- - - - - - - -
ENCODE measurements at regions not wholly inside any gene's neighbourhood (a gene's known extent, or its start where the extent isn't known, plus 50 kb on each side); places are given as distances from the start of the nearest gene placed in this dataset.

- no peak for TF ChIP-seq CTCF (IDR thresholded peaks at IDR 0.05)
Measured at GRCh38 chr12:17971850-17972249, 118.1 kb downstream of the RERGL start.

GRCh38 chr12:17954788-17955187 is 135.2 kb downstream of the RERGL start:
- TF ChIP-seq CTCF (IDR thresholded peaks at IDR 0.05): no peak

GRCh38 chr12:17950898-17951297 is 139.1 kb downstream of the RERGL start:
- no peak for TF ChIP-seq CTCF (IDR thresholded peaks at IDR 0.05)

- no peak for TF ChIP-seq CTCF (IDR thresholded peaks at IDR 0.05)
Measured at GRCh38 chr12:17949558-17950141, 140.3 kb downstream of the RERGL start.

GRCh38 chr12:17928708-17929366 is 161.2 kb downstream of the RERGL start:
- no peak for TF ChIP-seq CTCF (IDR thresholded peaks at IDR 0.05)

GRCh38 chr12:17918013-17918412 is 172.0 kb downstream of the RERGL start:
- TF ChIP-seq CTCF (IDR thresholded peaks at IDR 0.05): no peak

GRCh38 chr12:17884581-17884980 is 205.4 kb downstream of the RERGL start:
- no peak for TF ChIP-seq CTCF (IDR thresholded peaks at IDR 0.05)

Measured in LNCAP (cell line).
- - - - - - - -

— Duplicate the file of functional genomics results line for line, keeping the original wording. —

ENCODE measurements at regions not wholly inside any gene's neighbourhood (a gene's known extent, or its start where the extent isn't known, plus 50 kb on each side); places are given as distances from the start of the nearest gene placed in this dataset.

- no peak for TF ChIP-seq CTCF (IDR thresholded peaks at IDR 0.05)
Measured at GRCh38 chr12:17971850-17972249, 118.1 kb downstream of the RERGL start.

GRCh38 chr12:17954788-17955187 is 135.2 kb downstream of the RERGL start:
- TF ChIP-seq CTCF (IDR thresholded peaks at IDR 0.05): no peak

GRCh38 chr12:17950898-17951297 is 139.1 kb downstream of the RERGL start:
- no peak for TF ChIP-seq CTCF (IDR thresholded peaks at IDR 0.05)

- no peak for TF ChIP-seq CTCF (IDR thresholded peaks at IDR 0.05)
Measured at GRCh38 chr12:17949558-17950141, 140.3 kb downstream of the RERGL start.

GRCh38 chr12:17928708-17929366 is 161.2 kb downstream of the RERGL start:
- no peak for TF ChIP-seq CTCF (IDR thresholded peaks at IDR 0.05)

GRCh38 chr12:17918013-17918412 is 172.0 kb downstream of the RERGL start:
- TF ChIP-seq CTCF (IDR thresholded peaks at IDR 0.05): no peak

GRCh38 chr12:17884581-17884980 is 205.4 kb downstream of the RERGL start:
- no peak for TF ChIP-seq CTCF (IDR thresholded peaks at IDR 0.05)

Measured in LNCAP (cell line).